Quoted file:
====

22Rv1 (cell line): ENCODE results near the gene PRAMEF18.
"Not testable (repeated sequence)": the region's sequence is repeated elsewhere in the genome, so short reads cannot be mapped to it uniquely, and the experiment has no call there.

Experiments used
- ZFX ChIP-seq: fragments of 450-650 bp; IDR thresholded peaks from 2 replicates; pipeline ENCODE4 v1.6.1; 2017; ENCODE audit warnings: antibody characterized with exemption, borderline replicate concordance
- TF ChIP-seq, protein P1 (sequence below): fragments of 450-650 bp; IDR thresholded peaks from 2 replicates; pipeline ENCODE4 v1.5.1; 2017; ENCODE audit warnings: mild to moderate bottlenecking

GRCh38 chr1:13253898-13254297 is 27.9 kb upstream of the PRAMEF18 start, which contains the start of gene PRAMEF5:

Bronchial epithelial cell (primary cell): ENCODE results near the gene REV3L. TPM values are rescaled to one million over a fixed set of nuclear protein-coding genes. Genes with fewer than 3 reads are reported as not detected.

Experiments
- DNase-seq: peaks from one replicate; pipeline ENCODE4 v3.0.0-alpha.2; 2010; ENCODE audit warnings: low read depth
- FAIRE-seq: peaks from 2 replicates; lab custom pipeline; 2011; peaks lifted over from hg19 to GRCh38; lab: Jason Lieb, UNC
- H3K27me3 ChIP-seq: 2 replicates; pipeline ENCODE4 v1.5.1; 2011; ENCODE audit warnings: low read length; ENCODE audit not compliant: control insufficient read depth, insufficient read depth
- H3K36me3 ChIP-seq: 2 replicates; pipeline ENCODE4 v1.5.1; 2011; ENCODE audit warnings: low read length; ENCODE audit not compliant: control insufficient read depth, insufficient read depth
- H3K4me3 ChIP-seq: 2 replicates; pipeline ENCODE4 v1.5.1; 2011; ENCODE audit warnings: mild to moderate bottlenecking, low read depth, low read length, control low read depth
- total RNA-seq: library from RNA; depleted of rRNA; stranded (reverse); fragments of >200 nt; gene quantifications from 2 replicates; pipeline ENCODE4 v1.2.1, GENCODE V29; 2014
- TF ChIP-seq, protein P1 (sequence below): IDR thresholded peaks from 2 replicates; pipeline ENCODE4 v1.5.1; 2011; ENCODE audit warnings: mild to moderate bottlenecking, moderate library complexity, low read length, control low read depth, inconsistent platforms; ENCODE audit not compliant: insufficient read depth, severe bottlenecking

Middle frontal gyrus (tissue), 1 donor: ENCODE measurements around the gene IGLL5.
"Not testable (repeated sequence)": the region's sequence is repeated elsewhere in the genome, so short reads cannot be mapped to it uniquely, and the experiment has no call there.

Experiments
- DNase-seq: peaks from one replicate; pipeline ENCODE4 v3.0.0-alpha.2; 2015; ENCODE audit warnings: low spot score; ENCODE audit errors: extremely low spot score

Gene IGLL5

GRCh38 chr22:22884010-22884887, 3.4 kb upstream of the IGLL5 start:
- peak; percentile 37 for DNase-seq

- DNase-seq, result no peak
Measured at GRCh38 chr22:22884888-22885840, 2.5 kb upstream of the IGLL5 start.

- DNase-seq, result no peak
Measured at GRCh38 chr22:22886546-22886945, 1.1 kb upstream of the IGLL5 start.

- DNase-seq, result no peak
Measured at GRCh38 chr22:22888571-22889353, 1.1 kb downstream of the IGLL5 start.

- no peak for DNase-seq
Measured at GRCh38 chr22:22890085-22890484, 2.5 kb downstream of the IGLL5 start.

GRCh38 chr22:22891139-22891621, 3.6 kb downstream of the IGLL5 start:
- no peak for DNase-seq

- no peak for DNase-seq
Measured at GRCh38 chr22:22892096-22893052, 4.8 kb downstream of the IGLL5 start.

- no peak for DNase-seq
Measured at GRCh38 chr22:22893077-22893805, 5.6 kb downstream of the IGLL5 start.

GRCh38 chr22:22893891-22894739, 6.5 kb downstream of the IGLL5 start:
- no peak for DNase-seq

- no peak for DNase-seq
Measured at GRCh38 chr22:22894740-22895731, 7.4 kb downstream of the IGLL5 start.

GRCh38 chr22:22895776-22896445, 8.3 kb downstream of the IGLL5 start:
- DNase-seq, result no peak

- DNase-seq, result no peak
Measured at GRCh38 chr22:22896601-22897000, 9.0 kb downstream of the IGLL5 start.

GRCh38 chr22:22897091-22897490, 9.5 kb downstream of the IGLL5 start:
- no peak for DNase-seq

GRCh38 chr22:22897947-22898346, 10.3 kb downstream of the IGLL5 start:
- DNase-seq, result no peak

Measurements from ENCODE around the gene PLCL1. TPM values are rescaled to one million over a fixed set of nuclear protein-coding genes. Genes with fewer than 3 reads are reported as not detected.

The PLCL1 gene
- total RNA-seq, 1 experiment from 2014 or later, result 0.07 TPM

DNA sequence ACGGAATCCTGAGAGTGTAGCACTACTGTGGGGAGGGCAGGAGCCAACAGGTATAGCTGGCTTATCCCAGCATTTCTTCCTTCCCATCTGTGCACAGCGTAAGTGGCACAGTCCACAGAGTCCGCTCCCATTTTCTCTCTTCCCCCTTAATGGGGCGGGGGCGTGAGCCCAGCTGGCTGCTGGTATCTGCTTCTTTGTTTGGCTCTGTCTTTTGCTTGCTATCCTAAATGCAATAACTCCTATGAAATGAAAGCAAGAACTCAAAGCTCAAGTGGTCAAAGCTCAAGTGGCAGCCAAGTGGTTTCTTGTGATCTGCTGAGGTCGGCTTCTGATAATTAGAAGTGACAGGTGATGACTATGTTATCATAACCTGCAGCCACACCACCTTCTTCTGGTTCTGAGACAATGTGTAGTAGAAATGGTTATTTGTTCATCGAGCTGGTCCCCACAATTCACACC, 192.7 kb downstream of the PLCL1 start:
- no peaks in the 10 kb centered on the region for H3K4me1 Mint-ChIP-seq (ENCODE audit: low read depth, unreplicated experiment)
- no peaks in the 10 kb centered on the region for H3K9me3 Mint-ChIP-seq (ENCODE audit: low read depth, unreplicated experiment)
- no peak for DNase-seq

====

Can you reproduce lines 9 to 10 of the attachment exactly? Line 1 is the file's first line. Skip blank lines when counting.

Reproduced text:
- DNase-seq: peaks from one replicate; pipeline ENCODE4 v3.0.0-alpha.2; 2010; ENCODE audit warnings: low read depth
- FAIRE-seq: peaks from 2 replicates; lab custom pipeline; 2011; peaks lifted over from hg19 to GRCh38; lab: Jason Lieb, UNC